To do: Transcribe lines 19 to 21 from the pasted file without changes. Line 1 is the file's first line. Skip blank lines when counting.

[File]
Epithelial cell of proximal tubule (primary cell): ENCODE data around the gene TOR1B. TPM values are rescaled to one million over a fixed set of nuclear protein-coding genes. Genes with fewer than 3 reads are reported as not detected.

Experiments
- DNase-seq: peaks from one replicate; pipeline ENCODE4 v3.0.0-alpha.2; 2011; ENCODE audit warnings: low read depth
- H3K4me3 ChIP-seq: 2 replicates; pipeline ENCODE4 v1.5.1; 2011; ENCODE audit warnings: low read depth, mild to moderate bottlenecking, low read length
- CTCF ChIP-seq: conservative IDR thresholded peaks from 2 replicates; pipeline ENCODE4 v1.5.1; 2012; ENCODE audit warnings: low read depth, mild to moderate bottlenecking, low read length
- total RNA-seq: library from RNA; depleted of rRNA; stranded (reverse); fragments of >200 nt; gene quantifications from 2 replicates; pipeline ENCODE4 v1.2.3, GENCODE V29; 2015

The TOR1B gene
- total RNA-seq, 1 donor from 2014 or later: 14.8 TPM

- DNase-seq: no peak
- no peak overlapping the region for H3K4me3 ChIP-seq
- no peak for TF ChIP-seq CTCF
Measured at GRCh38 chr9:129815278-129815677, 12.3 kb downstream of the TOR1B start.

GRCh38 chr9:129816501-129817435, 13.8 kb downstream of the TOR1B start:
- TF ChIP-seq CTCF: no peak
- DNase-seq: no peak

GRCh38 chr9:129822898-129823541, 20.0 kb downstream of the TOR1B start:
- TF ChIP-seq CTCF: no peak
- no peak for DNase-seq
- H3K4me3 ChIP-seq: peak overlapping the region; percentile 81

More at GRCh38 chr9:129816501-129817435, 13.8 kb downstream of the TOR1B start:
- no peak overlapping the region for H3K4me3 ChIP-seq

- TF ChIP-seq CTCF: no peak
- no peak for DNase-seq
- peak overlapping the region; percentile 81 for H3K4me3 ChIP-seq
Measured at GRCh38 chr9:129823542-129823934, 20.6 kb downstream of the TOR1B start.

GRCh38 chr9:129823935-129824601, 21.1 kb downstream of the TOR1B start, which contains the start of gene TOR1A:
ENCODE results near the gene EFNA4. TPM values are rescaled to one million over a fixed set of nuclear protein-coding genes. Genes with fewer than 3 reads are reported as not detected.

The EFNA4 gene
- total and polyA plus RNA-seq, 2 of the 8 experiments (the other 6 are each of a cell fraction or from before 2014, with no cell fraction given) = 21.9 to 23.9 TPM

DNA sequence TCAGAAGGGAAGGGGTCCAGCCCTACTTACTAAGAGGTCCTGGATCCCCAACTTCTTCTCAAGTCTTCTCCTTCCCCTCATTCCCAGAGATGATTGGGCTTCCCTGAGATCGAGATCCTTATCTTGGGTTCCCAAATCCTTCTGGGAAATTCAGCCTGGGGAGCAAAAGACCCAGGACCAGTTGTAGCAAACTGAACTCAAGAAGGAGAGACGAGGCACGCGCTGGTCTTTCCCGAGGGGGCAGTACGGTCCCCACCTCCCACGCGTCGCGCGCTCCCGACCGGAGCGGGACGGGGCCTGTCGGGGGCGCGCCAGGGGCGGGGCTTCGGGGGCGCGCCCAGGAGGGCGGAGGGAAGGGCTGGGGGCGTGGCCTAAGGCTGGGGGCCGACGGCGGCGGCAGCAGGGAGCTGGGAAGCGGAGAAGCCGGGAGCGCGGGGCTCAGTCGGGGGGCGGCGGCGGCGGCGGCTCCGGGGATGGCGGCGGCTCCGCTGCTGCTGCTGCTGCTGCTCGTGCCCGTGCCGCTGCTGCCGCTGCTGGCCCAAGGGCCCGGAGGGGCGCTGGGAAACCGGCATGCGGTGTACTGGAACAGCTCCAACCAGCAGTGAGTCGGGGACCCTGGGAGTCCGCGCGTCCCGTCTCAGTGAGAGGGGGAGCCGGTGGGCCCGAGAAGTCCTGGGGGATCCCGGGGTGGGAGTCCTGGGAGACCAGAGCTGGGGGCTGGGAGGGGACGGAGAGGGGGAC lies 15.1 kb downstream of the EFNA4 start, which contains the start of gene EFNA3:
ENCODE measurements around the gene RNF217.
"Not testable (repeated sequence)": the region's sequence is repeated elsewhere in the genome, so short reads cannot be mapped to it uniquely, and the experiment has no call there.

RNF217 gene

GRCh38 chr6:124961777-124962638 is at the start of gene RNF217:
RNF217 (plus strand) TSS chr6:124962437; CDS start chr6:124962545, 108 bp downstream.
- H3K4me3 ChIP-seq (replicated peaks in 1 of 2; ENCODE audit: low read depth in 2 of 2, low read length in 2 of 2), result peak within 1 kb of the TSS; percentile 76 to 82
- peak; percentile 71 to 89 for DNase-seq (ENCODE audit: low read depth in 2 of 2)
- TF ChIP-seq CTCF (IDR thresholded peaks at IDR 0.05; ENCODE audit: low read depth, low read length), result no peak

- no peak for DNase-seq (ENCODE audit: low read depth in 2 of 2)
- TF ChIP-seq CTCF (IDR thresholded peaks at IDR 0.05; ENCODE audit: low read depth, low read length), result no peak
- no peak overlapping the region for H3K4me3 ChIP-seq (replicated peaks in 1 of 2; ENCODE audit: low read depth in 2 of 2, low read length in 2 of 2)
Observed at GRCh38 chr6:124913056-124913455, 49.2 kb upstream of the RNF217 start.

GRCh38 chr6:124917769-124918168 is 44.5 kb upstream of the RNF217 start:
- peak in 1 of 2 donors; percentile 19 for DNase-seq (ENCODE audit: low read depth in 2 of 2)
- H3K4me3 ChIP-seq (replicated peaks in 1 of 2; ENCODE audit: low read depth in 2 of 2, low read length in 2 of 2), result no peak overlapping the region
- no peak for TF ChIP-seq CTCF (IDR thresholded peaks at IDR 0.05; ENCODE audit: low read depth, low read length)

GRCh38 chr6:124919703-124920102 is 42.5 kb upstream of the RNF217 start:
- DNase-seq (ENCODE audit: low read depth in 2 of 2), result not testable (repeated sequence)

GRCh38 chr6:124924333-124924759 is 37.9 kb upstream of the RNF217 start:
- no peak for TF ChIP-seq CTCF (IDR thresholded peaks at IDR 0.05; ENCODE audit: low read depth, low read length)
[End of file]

- H3K4me3 ChIP-seq: peak overlapping the region; percentile 81

More at GRCh38 chr9:129816501-129817435, 13.8 kb downstream of the TOR1B start:
- no peak overlapping the region for H3K4me3 ChIP-seq